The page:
Canadian Natural Resources Ltd. (TSX:CNQ) is considering adding a 30,000- to 40,000-barrel-per-day bitumen-only project to its Horizon oilsands mine to take advantage of excess ore production and pipeline capacity.
The proposed project could be approved by the company as early as 2019 and would continue a trend in the sector to bolt on brownfield production to avoid the high costs and risks of building new mines from scratch.
“Canadian Natural has a near-term opportunity to exceed upgrading capacity at Horizon,” said spokeswoman Julie Woo.
“We are moving into our in-house engineering design specification stage. We are targeting 2018 for engineering design completion.”
The Calgary-based company has just completed its Phase 3 expansion to boost production at Horizon to 250,000 barrels per day of upgraded synthetic crude, a medium grade oil that sells for about the same price as New York benchmark West Texas Intermediate.
Watch below: On March 9, 2017, Royal Dutch Shell said it had signed two agreements to sell its undeveloped oilsands interests in Canada to CNRL for a net consideration of US$7.25 billion.
The new project would produce a less valuable heavy oil that would not be upgraded and therefore would need to be diluted with light oil to flow in a pipeline to market. It would require management and regulatory approvals to proceed, Woo said.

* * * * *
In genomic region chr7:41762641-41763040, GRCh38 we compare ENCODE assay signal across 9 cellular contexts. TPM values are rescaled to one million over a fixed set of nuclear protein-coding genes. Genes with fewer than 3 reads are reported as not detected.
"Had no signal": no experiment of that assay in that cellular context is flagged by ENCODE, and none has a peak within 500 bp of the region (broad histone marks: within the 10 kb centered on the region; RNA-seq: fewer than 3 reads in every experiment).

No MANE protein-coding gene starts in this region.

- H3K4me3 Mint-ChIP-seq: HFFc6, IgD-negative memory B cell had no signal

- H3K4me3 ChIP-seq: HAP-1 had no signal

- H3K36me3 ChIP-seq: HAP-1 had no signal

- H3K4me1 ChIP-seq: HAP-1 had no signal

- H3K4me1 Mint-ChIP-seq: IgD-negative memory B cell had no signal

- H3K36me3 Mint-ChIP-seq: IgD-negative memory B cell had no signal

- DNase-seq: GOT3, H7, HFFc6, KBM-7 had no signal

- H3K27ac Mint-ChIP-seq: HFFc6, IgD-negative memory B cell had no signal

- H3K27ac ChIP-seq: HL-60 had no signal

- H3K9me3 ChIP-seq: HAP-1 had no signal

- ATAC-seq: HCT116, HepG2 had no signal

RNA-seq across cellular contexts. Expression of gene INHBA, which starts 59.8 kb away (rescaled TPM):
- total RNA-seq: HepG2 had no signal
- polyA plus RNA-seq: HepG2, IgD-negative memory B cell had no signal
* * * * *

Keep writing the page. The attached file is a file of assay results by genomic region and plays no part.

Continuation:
Oilsands analyst Michael Dunn of GMP FirstEnergy said Canadian Natural’s project would use the same paraffinic froth treatment process employed to produce non-upgraded crude at Suncor Energy Inc.’s (TSX:SU) Fort Hills and Imperial Oil Ltd.’s (TSX:IMO) Kearl mining projects.
But he said its estimated construction cost will have to be far less than the $90,000 to $100,000 per daily barrel of capacity spent to build those two projects, the most recently built greenfield mines in northern Alberta, to win sanction from Canadian Natural.
“There isn’t a lot of interest these days in anything greenfield,” he said, adding the long-term record for upgraders at oilsands mining operations in northern Alberta has been tarnished by capital cost overruns and operational reliability issues caused by fires and issues related to extreme cold.
“The view is that rates of return will be better if you don’t have to build an upgrader and reliability will be better if you don’t build an upgrader.”
Imperial Oil has said it plans to expand its Kearl oilsands mining project to 240,000 bpd from capacity of 220,000 bpd. Suncor has talked about projects to add production at Fort Hills, its new 194,000-bpd mine, although first oil output is still weeks away.
Dunn said realizing synergies from existing facilities and infrastructure is the key to profiting from such expansions.
Watch below: On Nov. 3, 2017, Tom Vernon filed this report after the price of oil surged again, topping $55 per barrel for the first time in months. At the same time, new jobs numbers showed Alberta businesses were hiring.